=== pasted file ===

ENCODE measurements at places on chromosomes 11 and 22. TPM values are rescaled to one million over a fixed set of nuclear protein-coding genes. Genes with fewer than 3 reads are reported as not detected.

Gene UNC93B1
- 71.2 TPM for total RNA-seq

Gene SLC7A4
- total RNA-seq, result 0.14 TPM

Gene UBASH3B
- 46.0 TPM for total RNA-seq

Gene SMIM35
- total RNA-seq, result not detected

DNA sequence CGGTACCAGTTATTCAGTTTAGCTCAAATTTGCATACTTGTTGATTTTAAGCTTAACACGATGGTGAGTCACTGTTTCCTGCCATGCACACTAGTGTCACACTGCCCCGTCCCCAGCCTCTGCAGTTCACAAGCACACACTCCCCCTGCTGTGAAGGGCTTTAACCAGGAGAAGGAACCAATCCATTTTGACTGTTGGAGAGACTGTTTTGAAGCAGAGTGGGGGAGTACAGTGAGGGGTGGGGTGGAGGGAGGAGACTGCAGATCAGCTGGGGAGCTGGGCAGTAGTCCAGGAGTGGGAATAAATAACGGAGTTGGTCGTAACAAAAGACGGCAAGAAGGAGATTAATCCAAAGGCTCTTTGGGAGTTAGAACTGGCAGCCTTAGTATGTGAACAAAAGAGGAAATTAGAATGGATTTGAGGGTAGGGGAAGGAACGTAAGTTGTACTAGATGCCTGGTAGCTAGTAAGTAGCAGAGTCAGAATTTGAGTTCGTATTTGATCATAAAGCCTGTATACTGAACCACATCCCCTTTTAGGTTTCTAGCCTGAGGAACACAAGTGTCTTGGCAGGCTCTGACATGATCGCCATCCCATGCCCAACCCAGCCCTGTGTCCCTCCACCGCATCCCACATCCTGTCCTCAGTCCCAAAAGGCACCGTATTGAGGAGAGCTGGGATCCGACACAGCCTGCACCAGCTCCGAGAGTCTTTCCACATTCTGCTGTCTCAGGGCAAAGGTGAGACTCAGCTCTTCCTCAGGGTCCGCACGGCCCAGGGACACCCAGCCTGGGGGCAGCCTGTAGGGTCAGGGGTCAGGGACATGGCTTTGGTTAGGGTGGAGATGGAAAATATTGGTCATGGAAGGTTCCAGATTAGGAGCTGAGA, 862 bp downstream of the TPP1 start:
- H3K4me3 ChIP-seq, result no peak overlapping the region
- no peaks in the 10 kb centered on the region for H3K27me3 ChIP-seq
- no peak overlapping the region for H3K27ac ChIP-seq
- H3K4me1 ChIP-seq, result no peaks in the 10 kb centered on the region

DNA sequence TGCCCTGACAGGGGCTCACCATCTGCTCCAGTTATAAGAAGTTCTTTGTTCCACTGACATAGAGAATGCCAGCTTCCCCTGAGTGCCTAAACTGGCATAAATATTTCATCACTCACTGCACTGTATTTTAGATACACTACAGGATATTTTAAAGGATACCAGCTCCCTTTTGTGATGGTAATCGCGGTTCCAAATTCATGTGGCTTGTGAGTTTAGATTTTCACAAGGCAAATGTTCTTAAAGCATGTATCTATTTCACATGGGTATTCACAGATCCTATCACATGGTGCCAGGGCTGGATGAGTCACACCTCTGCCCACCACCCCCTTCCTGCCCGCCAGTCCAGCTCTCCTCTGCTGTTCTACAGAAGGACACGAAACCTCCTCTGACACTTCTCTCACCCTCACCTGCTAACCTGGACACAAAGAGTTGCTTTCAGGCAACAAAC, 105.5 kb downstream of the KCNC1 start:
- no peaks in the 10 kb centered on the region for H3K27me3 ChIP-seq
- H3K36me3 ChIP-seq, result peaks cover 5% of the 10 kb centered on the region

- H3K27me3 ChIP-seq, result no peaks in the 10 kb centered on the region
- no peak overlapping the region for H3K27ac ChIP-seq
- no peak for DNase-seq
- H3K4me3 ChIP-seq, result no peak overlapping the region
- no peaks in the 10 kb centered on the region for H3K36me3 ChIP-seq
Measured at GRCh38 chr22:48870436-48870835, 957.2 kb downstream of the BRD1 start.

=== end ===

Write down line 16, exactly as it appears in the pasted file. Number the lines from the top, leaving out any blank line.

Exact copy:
- no peaks in the 10 kb centered on the region for H3K27me3 ChIP-seq